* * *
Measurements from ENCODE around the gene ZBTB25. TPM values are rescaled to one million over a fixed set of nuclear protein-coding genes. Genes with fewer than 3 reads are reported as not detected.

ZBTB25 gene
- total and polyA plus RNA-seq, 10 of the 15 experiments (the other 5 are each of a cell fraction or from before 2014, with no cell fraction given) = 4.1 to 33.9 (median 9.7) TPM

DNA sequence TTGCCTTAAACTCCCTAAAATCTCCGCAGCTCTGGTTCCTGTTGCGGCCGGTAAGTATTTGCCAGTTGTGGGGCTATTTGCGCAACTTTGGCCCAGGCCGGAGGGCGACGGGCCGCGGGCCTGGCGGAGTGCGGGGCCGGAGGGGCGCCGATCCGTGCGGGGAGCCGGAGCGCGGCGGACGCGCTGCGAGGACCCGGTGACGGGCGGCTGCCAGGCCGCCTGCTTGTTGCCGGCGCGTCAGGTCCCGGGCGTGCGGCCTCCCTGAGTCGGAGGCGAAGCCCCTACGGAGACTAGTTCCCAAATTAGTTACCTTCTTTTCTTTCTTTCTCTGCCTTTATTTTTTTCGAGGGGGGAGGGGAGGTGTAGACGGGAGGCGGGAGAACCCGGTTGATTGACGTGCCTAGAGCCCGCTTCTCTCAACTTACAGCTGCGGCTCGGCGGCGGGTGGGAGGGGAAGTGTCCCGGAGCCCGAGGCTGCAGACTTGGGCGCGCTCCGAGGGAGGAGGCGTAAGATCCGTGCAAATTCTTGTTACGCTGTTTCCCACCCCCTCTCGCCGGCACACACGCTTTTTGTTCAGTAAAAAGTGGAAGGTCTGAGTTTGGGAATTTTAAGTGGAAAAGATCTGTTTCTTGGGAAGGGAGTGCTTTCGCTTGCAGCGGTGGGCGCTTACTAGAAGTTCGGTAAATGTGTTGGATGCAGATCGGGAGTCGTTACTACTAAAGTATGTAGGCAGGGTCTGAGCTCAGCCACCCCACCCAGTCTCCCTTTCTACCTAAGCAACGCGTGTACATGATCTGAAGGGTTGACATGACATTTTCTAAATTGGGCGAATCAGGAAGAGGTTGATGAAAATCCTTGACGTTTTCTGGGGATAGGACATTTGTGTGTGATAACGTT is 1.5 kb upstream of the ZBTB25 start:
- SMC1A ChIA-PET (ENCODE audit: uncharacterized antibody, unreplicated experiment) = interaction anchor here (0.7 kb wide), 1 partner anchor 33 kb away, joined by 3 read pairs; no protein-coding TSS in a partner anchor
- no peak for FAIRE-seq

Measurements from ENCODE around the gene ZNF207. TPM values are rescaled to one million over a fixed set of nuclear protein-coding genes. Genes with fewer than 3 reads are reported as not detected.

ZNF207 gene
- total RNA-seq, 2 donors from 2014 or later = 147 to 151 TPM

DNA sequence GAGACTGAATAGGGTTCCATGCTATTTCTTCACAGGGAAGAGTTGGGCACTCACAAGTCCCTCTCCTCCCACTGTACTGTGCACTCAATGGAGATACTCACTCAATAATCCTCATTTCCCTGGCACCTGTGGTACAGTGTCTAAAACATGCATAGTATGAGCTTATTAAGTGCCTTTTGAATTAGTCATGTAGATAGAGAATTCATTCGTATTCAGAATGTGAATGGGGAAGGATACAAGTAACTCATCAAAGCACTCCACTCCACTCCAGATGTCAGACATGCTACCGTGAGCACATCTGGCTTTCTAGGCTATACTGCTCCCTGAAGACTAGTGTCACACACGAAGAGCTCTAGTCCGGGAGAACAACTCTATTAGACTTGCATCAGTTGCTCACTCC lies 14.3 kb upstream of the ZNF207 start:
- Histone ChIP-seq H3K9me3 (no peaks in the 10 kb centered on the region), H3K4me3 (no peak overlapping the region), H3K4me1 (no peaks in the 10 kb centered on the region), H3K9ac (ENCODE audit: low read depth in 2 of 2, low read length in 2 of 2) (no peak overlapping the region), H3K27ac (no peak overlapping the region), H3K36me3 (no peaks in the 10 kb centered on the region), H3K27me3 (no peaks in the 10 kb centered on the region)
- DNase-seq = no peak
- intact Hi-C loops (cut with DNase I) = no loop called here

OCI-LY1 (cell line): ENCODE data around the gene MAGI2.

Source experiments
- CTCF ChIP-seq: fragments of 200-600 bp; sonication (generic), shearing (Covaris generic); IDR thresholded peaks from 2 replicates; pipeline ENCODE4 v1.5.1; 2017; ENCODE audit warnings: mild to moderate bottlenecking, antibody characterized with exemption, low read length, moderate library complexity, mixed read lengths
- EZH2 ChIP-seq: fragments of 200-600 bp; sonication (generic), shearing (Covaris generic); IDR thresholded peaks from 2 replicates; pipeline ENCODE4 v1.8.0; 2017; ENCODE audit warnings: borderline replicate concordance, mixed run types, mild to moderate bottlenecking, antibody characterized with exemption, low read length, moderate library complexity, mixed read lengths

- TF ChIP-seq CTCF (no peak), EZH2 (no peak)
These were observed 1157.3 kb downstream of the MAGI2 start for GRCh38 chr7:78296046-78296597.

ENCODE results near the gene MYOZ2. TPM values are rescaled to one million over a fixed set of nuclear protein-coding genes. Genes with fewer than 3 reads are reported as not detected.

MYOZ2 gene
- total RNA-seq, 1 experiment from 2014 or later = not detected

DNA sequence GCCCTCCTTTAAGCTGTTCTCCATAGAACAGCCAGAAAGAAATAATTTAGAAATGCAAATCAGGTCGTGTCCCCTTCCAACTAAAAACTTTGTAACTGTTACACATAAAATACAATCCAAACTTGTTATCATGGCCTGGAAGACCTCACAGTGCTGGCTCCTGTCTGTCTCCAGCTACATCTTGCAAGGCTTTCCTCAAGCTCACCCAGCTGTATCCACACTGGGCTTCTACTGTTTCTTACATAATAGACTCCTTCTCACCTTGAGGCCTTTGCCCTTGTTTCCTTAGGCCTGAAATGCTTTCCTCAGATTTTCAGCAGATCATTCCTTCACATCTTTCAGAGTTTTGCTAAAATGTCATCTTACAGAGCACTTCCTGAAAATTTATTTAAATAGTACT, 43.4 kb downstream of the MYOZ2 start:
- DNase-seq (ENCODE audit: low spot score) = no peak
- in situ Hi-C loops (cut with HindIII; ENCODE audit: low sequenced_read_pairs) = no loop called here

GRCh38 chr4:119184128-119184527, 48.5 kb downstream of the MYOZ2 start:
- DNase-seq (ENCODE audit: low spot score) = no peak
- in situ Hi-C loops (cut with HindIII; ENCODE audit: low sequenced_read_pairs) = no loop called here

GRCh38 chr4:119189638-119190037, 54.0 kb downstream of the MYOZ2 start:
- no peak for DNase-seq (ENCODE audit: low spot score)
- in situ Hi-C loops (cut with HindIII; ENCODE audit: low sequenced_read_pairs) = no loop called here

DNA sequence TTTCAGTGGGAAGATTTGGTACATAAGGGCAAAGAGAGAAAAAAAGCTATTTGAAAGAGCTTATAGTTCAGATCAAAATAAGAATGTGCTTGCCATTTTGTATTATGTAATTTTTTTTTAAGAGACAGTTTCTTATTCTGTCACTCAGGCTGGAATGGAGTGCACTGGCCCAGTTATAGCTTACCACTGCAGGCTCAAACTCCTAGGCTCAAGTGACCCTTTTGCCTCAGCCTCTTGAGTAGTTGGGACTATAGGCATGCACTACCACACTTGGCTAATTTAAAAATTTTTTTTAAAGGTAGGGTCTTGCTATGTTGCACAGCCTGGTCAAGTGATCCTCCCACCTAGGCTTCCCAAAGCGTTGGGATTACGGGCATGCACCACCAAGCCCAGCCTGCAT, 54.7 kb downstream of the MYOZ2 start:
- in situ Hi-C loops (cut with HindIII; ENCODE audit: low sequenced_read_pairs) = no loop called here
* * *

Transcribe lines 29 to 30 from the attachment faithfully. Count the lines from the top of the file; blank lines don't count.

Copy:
GRCh38 chr4:119189638-119190037, 54.0 kb downstream of the MYOZ2 start:
- no peak for DNase-seq (ENCODE audit: low spot score)